The playground has two areas – one for ages 2-5 and one for ages 5-12. In my opinion this park is definitely more of a “big kid” park. The younger playground area has several climbing structures that are more appropriate for an older and more confident 2-year old. It also has a few slides, two tot swings, and a music feature but it’s a taller playground with little room for playing on.

img_5596The bigger kid playground is any young climber’s dream.  There are huge spider web ropes that connect to the playground along with a sideways rock wall.  The playground also has several monkey bars, slides, twisty ladders, climbing stepping stones and more!

Both playground areas are covered in a thick wood chip surface and are adjacent to several picnic tables, the public restrooms and water fountains.  Also nearby is the large Sycamore pavilion with seating for up to 100, according to the Wake County website.

Descend along the paved trail from the playground to reach access to the western side of Abbotts Creek Trail.  Inside the park there are also several mountain biking trails, a mountain biking skills area, and paved walking trails.  I’d like to come back and walk or bike the short Top of the Hill trail, which takes you 469ft above sea level for great views of the surrounding area.  There is little shade at this park, so plan accordingly!

For more information about this park, visit the Wake County Parks website.  I found the park brochure with map to be very helpful.

Thumbs up: repurposing a landfill into a useable recreation space, variety of climbing activities for older kids, proximity and plethora of picnic areas

Thumbs down: steep hill near playground area, lack of park map inside park (didn’t know about most of the walking or bike trails until going online after getting home)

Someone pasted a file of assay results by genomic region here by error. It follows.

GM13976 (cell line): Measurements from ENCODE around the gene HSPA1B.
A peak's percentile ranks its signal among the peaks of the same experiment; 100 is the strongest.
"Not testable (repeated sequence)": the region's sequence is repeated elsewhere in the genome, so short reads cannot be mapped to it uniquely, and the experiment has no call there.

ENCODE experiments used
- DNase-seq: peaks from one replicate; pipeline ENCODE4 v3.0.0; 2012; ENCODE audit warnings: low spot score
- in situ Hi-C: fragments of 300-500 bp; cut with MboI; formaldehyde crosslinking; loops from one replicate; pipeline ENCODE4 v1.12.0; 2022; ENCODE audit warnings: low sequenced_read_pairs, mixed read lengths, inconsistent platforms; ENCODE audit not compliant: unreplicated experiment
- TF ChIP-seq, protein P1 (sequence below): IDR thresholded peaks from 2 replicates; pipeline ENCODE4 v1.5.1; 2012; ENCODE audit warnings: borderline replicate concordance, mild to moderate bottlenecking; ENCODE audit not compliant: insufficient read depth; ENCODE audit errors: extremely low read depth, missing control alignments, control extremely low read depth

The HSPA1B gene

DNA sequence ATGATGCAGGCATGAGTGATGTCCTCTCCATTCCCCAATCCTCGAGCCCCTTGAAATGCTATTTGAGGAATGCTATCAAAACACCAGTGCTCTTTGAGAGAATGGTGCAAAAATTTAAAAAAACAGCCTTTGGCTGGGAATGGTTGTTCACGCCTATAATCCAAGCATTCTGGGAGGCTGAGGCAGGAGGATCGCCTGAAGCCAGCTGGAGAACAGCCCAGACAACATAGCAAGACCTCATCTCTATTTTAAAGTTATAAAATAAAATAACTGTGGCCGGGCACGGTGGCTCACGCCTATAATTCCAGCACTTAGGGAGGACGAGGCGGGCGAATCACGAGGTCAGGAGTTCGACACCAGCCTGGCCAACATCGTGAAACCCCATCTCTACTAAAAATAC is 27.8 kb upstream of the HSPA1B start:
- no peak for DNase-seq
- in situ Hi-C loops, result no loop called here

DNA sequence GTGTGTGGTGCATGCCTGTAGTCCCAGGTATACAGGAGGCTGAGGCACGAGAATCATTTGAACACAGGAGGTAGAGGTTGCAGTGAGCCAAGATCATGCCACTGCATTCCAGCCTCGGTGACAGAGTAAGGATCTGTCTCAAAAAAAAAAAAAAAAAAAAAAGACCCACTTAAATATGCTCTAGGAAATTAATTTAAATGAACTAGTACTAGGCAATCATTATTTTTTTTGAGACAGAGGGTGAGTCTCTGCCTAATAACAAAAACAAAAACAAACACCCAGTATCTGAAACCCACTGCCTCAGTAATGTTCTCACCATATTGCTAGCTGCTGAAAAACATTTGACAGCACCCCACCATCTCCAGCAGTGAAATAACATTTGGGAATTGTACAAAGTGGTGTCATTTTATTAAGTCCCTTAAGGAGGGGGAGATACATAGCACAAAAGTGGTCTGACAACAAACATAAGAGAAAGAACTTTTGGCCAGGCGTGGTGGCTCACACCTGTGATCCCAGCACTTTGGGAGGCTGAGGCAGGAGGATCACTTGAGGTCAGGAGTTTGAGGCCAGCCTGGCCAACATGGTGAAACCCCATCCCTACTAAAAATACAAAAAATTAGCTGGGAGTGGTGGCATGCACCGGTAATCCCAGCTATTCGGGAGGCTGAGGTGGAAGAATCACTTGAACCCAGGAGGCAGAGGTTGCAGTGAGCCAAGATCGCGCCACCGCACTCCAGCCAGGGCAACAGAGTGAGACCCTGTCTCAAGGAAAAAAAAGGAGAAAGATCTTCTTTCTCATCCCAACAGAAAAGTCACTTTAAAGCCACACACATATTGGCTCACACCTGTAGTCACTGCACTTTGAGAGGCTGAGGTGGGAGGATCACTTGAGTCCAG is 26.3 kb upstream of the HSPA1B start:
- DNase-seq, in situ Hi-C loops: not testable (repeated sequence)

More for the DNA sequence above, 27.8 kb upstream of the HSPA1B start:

Neuse River Greenway: MP 15-17 & Milburnie Dam

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While I was training for the City of Oaks 10k last fall, it gave us a chance to try out several trails during my longer runs on the weekend.   One Saturday we headed over to the Neuse River Greenway near Anderson Point Park for a 4 mile run.  The Neuse River Greenway runs through Anderson Point Park and since I had explored part of the trail south of the park, we decided to park in the small lot prior to the entrance to Anderson Point Park and run north.

The parking lot at 22 Anderson Point Dr is rather large and serves for access to the greenway, overflow parking to the park, and canoe launch access to the river.  After parking, we headed north on the greenway and shortly saw mile marker 17 and signs for Mingo Creek Trail, which is maintained by the Town of Knightdale.

Along our 4 mile run (2 miles out and back) we passed over several pedestrian bridges, ran under New Bern Ave, passed a good amount of bikers and runners and discovered the beautiful Milburnie Dam.  The nearby greenway bridge provides great straight-on views of the dam, which has been out of commission since the 80s.  Milburnie Dam was first built in the mid-1850s as a power source for a paper mill.  From powering a paper mill, streetcars, and gristmill this dam has seen several changes since its inception according to the on-site information guide.  While the dam hasn’t been in use since the 1980s, it has since created a vibrant habitat for several animals.  In researching more about the dam it seems that removal of the dam has been debated for the last decade so its future use is unknown.  In the meantime, be sure to visit this great spot for some amazing photo opportunities…yet another reason why running on the greenway can provide beautiful surprises.

There is a small parking lot for quicker access to Milburnie Dam near the intersection of Old Milburnie Rd and Loch Haven Rd.

Check out Raleigh Nature’s blog post for more information on the Milburnie Dam.

Thumbs up: beautiful views of Milburnie Dam, relatively flat and shady greenway, having a playground near the greenway

Thumbs down: nothing to report

Abbotts Creek Trail